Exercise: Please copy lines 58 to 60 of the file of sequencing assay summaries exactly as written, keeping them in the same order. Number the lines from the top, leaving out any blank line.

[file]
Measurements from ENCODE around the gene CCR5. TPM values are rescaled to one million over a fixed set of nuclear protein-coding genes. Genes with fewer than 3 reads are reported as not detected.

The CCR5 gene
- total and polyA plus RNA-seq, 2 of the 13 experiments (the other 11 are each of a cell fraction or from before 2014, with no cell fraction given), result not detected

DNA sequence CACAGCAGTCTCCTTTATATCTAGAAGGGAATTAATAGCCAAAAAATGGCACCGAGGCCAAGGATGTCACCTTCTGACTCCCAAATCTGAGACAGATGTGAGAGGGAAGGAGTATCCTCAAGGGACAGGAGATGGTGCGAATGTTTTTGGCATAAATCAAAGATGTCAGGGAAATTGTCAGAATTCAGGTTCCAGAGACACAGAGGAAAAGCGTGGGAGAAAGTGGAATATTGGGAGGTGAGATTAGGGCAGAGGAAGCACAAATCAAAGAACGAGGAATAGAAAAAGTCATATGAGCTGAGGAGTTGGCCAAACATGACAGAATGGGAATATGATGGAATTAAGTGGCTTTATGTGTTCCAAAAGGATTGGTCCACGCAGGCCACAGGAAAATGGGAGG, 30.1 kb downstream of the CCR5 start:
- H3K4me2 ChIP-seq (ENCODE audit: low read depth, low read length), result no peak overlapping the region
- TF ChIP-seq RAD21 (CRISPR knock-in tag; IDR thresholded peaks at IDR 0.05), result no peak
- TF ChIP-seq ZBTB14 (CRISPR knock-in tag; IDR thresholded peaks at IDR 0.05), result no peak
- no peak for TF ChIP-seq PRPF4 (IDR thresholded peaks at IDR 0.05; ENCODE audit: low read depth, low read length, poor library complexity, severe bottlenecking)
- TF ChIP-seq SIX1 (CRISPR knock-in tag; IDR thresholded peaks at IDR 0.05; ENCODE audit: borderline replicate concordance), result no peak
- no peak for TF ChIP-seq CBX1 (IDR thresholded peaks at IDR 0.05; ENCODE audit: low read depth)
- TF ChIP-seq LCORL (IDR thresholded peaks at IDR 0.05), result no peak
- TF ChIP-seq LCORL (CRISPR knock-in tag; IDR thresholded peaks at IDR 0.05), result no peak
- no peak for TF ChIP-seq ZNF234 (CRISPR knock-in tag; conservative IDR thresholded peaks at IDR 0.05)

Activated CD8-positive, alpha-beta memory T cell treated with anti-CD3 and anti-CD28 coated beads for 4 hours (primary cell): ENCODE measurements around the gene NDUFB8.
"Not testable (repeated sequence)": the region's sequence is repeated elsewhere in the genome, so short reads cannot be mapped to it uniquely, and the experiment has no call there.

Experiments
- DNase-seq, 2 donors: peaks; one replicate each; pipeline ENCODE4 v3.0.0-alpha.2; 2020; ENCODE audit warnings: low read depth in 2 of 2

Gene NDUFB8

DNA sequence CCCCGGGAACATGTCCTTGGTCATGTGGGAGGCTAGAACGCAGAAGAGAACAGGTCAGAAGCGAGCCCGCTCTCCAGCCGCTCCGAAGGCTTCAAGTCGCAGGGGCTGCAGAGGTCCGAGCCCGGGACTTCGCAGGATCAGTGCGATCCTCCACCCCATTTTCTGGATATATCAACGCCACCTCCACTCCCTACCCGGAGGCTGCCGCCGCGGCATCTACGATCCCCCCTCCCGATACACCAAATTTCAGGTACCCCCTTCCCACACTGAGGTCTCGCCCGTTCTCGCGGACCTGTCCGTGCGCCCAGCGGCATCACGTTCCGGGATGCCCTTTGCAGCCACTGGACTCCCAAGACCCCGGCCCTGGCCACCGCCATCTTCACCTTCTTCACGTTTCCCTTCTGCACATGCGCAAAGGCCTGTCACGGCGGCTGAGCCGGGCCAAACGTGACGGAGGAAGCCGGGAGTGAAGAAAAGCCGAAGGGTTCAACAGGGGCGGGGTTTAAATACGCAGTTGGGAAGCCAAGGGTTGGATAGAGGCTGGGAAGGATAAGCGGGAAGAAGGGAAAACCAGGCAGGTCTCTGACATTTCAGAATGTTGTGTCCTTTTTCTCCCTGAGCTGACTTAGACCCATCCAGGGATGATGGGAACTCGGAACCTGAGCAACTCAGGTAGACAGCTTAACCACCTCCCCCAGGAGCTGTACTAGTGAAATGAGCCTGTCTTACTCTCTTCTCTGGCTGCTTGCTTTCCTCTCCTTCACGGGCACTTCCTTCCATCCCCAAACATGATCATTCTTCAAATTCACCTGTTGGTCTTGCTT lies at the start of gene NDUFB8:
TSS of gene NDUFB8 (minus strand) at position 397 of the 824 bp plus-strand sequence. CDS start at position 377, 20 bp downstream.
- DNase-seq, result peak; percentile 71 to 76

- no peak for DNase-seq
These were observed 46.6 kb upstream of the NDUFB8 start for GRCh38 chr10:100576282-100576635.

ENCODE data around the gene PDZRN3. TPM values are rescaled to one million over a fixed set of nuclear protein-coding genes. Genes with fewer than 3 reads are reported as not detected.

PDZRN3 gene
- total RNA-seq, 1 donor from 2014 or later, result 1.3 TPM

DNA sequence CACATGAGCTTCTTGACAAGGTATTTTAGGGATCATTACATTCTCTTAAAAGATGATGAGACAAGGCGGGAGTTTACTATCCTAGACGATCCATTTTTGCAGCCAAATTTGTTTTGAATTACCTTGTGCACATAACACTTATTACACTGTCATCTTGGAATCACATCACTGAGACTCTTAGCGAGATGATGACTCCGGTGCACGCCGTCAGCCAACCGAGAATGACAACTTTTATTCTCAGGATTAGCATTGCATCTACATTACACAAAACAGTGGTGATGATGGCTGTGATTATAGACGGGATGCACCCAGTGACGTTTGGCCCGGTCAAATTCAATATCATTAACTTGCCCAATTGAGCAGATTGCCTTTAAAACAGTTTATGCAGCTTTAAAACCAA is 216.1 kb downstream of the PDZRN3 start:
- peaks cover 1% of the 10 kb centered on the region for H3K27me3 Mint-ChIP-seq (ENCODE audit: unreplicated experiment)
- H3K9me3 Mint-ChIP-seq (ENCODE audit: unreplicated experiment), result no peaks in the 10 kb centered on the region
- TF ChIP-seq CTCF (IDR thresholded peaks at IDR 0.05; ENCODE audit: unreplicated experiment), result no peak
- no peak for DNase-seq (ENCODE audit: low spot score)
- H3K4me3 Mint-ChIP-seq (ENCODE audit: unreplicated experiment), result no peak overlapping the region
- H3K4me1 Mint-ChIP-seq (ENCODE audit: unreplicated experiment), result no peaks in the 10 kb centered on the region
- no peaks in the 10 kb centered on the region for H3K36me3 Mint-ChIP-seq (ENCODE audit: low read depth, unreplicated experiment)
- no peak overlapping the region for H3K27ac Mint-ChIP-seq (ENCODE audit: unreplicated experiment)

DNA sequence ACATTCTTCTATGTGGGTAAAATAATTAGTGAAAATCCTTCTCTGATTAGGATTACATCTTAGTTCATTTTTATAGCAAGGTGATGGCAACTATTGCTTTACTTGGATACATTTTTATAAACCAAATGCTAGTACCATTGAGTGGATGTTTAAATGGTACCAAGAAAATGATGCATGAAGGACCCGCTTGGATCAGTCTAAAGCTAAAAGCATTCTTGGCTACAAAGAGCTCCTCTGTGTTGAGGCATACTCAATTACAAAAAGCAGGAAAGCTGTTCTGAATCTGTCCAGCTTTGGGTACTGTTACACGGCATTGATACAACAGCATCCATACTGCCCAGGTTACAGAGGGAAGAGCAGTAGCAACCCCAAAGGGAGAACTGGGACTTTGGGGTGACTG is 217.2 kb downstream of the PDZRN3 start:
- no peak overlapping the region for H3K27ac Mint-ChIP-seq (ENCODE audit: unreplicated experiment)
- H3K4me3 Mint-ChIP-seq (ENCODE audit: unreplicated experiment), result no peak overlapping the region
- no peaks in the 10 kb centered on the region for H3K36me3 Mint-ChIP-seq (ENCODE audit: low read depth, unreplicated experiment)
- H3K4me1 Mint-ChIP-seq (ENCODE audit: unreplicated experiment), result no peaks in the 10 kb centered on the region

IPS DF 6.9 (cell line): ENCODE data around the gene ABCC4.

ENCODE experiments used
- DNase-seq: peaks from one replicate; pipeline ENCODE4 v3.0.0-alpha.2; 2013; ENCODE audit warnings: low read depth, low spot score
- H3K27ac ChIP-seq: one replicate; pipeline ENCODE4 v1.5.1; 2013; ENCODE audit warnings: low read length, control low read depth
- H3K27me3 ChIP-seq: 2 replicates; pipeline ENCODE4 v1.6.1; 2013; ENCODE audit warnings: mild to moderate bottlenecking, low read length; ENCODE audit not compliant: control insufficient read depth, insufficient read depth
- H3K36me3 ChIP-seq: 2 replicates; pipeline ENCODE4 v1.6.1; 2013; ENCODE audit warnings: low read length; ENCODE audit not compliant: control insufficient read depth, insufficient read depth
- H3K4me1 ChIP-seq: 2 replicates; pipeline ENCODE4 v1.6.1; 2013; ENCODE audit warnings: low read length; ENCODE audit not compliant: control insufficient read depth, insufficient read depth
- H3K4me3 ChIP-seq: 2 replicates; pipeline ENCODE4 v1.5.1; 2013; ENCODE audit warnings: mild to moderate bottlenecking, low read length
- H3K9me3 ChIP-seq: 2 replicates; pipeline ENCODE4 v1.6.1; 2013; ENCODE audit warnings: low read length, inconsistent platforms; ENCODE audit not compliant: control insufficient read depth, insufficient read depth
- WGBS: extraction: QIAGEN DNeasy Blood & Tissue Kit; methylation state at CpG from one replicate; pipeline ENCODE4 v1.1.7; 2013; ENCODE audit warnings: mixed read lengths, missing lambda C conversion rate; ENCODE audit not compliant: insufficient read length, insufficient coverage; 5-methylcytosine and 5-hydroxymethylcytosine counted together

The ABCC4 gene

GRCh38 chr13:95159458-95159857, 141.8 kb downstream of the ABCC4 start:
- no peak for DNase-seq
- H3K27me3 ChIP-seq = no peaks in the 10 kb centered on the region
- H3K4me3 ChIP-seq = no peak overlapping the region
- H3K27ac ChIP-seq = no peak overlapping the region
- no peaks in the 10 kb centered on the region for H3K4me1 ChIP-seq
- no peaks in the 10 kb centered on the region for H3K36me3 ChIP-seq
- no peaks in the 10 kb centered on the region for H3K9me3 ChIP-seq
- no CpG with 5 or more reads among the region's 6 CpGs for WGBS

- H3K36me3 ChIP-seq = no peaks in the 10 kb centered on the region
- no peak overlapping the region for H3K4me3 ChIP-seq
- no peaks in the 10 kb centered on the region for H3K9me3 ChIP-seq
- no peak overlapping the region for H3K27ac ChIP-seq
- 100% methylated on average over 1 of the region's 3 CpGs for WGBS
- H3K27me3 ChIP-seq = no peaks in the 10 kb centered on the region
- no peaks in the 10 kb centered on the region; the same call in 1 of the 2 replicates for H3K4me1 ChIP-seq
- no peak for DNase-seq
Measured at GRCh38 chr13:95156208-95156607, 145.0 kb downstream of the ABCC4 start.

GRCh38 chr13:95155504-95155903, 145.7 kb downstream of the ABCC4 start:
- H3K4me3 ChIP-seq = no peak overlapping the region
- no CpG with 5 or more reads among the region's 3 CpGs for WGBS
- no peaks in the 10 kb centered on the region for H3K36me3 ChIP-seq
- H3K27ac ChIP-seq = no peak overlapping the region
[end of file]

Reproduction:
- no peaks in the 10 kb centered on the region for H3K36me3 ChIP-seq
- no peaks in the 10 kb centered on the region for H3K9me3 ChIP-seq
- no CpG with 5 or more reads among the region's 6 CpGs for WGBS